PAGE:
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Review: LSI Tarari Encoder Accelerator LCPX-6140
The LSI Tarari Encoder Accelerator is a solid and affordable option for high-volume producers who need to accelerate their VC-1 encoding.

Editor's note: This Streams of Thought column appears in the December/January issue of Streaming Media magazine. Click here for your free subscription.

Summary: Tarari offers a solid option for any high-volume producer who needs to accelerate his or her VC-1 encoding. It is also affordable compared to the fully burdened cost of buying, housing, and maintaining a separate computer or computers on a server farm to accomplish the same task.

Price: $5,699

For more information, contact:
LSI Corporation
www.lsi.com

Though the exact time and date are fuzzy, I guesstimate that I compressed my first video file in October 1993; I used a state-of-the-art 80386 Gateway system that took 45 minutes to render a 20-second AVI file to Indeo format. Whatever the exact time and date, about 2 minutes later was the first time I wished for a magic bullet to accelerate video compression.

Well, LSI Corp. is in the business of creating compression acceleration magic bullets, at least for Windows Media encoding. I was excited to try its new LSI Tarari Encoder Accelerator LCPX-6140 card, which is available for less than $6,000. The results were good to great, depending on your encoding program, source files, and targets and workflows.

First, a little background. The San Diego-based fabless semiconductor company Tarari, Inc., was acquired by LSI Corp. in late 2007 for $85 million in cash. Tarari has emerged as a leader in content processor silicon to offload and accelerate compute-intensive, complex algorithms used for content inspection in XML/web services, network security and digital media environments.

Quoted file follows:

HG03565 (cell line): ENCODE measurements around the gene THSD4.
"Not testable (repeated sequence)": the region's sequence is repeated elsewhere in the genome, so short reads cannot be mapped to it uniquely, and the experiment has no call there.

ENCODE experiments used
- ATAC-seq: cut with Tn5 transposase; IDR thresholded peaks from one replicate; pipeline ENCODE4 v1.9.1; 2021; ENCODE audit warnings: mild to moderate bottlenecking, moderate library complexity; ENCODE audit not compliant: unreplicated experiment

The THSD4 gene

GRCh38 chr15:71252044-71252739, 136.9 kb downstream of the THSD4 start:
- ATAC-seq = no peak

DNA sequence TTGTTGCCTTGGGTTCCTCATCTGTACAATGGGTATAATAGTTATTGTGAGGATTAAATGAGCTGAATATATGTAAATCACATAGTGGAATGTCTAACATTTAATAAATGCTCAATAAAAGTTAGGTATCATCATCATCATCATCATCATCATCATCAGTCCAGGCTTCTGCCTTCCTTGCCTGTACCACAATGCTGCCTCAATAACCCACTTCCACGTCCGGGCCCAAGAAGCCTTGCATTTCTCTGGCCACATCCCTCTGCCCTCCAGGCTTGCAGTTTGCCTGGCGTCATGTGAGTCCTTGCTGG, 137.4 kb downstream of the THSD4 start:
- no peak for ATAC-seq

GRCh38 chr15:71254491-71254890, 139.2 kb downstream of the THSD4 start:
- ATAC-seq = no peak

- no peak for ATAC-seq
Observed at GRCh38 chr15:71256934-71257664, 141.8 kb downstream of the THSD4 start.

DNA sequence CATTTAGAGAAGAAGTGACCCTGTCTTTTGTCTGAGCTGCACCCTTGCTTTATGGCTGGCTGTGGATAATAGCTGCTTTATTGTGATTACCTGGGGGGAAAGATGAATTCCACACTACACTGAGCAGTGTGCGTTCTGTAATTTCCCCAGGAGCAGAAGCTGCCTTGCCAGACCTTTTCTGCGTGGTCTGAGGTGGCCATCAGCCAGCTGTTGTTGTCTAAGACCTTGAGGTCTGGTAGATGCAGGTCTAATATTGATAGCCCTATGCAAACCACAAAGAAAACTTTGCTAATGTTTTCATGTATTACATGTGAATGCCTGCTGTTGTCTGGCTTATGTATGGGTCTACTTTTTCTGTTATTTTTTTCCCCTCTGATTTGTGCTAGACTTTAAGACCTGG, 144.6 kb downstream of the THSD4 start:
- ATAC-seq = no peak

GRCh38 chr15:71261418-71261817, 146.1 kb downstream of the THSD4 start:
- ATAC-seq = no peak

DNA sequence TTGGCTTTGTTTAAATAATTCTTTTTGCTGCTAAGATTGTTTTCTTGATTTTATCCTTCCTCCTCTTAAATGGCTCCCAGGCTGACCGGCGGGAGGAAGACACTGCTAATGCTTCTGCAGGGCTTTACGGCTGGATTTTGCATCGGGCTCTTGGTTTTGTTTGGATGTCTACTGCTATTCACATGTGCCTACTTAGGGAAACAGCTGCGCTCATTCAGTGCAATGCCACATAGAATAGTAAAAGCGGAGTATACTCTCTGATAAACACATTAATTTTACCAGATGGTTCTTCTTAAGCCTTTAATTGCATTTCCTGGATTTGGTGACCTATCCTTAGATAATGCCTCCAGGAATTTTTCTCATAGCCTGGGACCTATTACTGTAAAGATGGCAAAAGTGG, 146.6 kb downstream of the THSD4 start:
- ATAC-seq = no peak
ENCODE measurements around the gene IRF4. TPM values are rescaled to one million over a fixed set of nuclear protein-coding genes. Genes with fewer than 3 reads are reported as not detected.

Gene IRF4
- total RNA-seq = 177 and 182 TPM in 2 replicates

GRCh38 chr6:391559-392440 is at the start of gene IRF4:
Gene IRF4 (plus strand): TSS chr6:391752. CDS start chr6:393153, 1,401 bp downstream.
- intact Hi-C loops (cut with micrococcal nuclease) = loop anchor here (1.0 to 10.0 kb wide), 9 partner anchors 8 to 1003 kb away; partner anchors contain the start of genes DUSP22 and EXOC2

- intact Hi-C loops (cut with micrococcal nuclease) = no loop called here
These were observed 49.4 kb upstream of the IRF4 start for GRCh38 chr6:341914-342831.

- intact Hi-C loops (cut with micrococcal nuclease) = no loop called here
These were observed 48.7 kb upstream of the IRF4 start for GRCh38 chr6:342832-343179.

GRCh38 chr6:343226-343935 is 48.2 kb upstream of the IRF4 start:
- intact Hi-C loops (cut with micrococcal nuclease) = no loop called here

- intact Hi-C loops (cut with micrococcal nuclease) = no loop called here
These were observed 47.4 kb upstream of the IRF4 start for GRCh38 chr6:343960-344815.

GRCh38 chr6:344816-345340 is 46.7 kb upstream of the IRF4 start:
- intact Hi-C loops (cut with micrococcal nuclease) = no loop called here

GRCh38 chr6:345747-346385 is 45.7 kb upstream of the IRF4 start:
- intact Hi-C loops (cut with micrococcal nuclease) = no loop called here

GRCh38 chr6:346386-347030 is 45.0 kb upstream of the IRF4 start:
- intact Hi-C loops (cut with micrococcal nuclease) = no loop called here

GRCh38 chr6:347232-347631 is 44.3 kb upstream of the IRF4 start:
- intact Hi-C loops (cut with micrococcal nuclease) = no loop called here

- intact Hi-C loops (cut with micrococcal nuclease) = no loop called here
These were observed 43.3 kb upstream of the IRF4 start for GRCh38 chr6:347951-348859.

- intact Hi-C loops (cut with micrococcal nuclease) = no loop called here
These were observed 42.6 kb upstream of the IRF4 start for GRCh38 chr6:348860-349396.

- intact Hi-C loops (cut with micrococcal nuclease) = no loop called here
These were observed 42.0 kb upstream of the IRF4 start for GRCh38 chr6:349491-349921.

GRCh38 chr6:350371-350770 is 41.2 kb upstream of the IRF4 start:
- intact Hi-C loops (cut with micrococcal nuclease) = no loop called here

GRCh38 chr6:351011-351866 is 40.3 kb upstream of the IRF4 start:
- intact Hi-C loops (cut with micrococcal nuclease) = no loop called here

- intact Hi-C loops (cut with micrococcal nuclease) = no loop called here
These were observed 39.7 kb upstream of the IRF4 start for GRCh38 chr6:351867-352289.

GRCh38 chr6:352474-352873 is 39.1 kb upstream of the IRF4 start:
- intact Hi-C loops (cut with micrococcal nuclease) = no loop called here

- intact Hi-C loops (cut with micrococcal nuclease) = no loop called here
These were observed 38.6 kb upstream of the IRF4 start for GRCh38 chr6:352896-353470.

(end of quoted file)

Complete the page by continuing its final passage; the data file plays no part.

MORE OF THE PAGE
About the Hardware
The 6140 is built around field-upgradeable, programmable processor chips from LSI. System requirements are stiff but not outrageous; you need a dual-processor, dual-core Intel Xeon or AMD Opteron 2 GHz system or faster with 2GB RAM recommended. You must install the card in a 3.3 volt PCI-X bus slot, and, for the best performance, LSI recommends a 64-bit bus running at 133 MHz. The only operating systems currently supported are Windows XP and Windows Server 2003. Vista support is in the works.

You can install multiple cards in a single computer, which accelerates multiple simultaneous encoding instances, which you could also do by opening multiple instances of the Window Media Encoder. The card currently accelerates only VC-1/WMV 9 encoding, but it may support H.264 encoding once Microsoft adds that to Expression Encoder. The card accelerates both live streaming and disc-based transcoding; I tested the latter.

I installed a single card on an HP xw8400 workstation running Windows XP. Installing the card was standard fare, as was installing the software. The only wrinkle was making manual registry changes, which turned out to be straightforward. After a quick trip to RegEdit and a glance at the documentation, I was done.

Once installed, you’ll see a little red diamond icon in the system tray on the bottom-right corner of Windows. This icon blinks happily when you are accelerating a Windows Media encoding run. If the encoding software turns out to be incompatible with the Tarari accelerator, the icon does not blink.